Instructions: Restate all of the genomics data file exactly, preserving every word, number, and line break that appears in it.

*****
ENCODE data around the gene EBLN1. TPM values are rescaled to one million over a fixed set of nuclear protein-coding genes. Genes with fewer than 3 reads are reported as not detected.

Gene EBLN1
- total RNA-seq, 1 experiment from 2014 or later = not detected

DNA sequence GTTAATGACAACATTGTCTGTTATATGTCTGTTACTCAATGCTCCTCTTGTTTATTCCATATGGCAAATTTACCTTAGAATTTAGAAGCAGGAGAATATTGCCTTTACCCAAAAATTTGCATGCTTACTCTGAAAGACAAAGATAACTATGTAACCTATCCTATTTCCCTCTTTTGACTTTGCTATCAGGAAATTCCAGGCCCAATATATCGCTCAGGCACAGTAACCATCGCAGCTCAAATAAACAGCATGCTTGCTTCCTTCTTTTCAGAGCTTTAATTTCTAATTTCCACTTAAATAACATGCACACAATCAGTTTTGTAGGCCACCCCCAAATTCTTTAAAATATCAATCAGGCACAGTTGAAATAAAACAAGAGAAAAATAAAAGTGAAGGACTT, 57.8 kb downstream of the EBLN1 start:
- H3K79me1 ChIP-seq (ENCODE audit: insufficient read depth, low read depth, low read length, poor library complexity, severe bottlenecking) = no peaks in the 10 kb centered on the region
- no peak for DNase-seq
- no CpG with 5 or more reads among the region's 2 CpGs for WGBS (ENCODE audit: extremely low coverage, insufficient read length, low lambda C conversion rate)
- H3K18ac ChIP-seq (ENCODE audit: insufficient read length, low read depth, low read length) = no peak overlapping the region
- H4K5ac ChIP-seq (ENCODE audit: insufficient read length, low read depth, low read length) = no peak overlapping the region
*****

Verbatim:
ENCODE data around the gene EBLN1. TPM values are rescaled to one million over a fixed set of nuclear protein-coding genes. Genes with fewer than 3 reads are reported as not detected.

Gene EBLN1
- total RNA-seq, 1 experiment from 2014 or later = not detected

DNA sequence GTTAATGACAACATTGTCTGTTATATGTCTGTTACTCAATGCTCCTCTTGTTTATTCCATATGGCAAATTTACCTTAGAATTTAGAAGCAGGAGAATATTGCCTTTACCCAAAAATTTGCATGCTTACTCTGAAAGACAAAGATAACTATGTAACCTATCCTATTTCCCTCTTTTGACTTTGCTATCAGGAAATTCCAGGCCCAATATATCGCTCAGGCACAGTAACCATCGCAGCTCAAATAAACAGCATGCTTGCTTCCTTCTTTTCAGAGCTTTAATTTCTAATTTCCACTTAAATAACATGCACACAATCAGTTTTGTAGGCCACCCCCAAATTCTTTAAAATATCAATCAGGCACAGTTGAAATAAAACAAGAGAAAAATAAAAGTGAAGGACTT, 57.8 kb downstream of the EBLN1 start:
- H3K79me1 ChIP-seq (ENCODE audit: insufficient read depth, low read depth, low read length, poor library complexity, severe bottlenecking) = no peaks in the 10 kb centered on the region
- no peak for DNase-seq
- no CpG with 5 or more reads among the region's 2 CpGs for WGBS (ENCODE audit: extremely low coverage, insufficient read length, low lambda C conversion rate)
- H3K18ac ChIP-seq (ENCODE audit: insufficient read length, low read depth, low read length) = no peak overlapping the region
- H4K5ac ChIP-seq (ENCODE audit: insufficient read length, low read depth, low read length) = no peak overlapping the region